Saturday 22 October 2016

Central Bank sells off bonds

Published 28/07/2016 | 02:30

The Central Bank in Dublin
The Central Bank in Dublin

The State has bought back and cancelled another €500m of bonds linked to the IBRC liquidation.

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The deal puts a stop to future interest payments on the costly debt, but is controversial because the money paid for the bonds will be destroyed.

The National Treasury Management Agency (NTMA) announced the cancellation of €500m of bonds due to be repaid in 2041 after buying them back from the Central Bank. The bonds are part of the €25bn of government bonds used to compensate the Central Bank for cancellation of the Anglo Irish Bank promissory note, an earlier government debt used to rescue the bust lender.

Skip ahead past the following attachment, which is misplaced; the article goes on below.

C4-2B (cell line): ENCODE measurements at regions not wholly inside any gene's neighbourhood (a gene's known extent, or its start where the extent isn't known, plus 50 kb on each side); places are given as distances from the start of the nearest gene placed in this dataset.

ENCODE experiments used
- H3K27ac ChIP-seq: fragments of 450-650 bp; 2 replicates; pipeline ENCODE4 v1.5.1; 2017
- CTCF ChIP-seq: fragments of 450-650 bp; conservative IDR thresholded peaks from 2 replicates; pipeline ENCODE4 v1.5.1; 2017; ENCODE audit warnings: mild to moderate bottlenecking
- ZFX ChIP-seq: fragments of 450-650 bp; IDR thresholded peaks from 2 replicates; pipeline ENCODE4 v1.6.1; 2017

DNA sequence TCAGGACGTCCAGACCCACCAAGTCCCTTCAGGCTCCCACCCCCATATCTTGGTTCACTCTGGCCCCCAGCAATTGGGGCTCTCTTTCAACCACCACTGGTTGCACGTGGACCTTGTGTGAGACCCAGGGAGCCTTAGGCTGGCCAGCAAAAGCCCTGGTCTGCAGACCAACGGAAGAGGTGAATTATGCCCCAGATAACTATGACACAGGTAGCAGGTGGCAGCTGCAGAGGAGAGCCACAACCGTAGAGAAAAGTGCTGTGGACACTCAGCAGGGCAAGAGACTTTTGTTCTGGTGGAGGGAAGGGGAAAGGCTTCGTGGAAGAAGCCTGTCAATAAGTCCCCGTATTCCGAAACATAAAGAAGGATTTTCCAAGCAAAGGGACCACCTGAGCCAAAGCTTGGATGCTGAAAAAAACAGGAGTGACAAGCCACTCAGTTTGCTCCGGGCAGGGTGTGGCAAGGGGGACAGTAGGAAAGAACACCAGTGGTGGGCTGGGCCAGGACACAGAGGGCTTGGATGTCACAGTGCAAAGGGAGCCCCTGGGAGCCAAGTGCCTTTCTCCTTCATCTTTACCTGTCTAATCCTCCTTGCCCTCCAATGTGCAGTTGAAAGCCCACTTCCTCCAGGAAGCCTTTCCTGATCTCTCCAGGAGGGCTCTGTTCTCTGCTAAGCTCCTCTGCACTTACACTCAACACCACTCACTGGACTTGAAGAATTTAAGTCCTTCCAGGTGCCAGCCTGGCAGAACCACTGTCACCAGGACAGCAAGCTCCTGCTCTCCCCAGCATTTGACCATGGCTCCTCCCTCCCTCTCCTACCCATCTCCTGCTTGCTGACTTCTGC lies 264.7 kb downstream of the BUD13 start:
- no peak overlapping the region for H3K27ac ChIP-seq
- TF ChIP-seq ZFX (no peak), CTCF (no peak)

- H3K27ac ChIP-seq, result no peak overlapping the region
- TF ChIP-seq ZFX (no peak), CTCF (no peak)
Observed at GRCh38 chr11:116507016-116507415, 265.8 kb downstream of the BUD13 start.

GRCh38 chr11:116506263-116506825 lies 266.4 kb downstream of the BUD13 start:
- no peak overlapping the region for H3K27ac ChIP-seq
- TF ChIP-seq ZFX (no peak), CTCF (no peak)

When the renamed IBRC was put into liquidation in 2013, the promissory notes had to be paid back with the new debt. Under pressure from the European Central Bank (ECB), the Central Bank here has been selling off the bonds, with the NTMA so far the only known buyer.

Central banks are increasingly dominant in the bond market. In addition to soveriegn bonds they are buying bonds issued by companies here under the ECB's quantitaive easing programme.

Acting through the Bank of Finland, the ECB now owns bonds issued by Ryanair, the ESB, Kerry Group and the DAA, while Eir, which is not eligible for QE, has seen its debt costs tumble as normal bond buyers are forced to buy its relatively riskier debt.

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